After confirming a moderate 4 per cent growth of the economy in 2015, for the new year the Cuban government is aiming at a more restrained increase of the gross domestic product (GDP) of 2 per cent, which it defined as a very tense goal.
Economy Minister Marino Murillo considered that it was a rational plan according to the economic conditions of the country and the situation of the world markets, which he described as critical. Despite the extremely unfavourable environment, he considered it was possible “to take advantage of the tendency of the low prices on the world market.”
When presenting the Economic Plan for 2016 to the National Assembly of People’s Power, the also vice president of the Council of Ministers insisted on the need to increase efficiency in the use of hard currency and resources, and urged reducing the consumption indices to favour saving, fundamentally in imports and energy.
Just in food, Cuba will import 1.94 billion dollars, a slightly lower amount – in 25.5 million dollars – to the purchases made in 2015.
The saving proposed by the government in the consumption of energy will be greater. To face the estimated setbacks, the authorities are planning a 5 per cent reduction in the spending on energy through the resource of efficiency. It is also orienting a proportionally greater reduction in the consumption of energy carriers in the administrative activity and in services. The authorities have adopted the philosophy of keeping an eye on efficient consumption in services and prioritising the allotment of resources to activities that generate wealth.
According to the plan, the country will consume 8.4 million tons of oil this year, almost half for power generation.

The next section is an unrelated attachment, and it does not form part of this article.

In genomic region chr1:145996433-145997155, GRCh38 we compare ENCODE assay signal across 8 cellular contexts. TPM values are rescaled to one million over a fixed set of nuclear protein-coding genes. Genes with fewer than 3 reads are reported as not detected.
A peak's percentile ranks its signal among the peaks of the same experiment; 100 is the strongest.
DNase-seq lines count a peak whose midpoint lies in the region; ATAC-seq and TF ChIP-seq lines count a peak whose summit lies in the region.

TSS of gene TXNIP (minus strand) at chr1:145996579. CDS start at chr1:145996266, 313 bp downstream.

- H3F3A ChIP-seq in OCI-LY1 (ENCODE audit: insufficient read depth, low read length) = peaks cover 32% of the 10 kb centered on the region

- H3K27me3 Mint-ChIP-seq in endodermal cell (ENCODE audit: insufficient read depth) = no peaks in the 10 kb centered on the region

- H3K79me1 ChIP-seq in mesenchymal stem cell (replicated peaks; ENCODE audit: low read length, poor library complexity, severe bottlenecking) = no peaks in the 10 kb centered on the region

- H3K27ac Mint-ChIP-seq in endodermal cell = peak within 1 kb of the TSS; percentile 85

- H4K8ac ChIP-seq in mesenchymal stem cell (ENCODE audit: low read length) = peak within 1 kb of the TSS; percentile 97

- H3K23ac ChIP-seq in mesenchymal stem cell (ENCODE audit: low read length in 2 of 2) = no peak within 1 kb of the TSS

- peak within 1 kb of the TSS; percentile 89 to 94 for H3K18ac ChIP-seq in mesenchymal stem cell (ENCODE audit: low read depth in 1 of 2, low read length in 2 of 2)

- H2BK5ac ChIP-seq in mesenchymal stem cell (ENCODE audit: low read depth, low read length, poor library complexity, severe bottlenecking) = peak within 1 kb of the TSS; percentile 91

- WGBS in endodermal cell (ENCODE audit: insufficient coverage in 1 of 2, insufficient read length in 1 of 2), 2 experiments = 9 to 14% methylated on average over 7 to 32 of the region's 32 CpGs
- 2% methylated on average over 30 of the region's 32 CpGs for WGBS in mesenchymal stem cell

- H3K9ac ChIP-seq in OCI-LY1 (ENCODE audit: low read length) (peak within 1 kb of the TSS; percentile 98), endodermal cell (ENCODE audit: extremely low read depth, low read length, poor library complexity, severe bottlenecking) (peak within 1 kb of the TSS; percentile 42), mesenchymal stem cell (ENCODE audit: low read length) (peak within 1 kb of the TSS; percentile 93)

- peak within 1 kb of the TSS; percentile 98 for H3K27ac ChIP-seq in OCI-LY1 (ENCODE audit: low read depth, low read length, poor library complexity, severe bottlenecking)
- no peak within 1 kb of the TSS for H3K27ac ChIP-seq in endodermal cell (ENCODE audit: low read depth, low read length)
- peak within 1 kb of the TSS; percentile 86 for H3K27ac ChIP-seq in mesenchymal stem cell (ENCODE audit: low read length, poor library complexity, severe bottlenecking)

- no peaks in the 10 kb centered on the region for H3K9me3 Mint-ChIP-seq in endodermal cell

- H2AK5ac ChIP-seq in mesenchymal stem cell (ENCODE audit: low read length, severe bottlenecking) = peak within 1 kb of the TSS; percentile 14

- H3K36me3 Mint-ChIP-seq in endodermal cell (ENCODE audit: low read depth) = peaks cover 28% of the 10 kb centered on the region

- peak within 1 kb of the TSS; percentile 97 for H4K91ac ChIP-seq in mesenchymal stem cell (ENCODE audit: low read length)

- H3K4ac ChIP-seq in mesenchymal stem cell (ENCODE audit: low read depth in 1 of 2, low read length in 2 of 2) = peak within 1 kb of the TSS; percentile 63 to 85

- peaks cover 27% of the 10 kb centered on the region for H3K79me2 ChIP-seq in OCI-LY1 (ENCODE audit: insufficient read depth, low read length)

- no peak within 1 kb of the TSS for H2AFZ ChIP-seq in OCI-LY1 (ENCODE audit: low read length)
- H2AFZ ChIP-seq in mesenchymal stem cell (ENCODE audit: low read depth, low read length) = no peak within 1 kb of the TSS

Despite the economic slowdown and limitations, the government has programmed strong investments for this year: more than 7.841 billion pesos, a figure that surpasses by 13.5 per cent that of 2015. The majority will be directed for sectors and activities vital for the country because of the generation of hard currency. The tourism installations, which will absorb 1.3 billion pesos, rank first. Energy and oil, agriculture and livestock, measures to face the drought, telecommunications and the infrastructure of the Mariel Special Development Zone also stand out.
Of these investments, 58 per cent are for programmes for the country’s development, Murillo reported to the deputies. He said that the planned investments “have their own sources of financing, the majority foreign.” Though such a financing implies debt, the minister warned that “one cannot be afraid. There’s no way of thinking about development if you don’t invest.”
It has been planned that around 50 per cent of the imports in 2016 will be made through credits and this demands working for a sustainable indebtedness, which is no more than being able to pay with the incomes from the debts incurred, said Murillo. Credits must be rational so that the debts are sustainable, he said. “A credit asked for has to be paid.”
The Cuban outlay for the payment of debts should stand at around 5.3 billion dollars.
In the case of investments, he said, this implies being able to pay them with theiryields and for this it is necessary to achieve what is previewed in the feasibility studies and meet the execution timetables.
The government is planning the greatest growth of the economy in 2016 in the sectors of construction; hotels and restaurants; agriculture, livestock and forestry; transport, warehousing and communications; electricity, gas and water; and the sugar industry. (2016)
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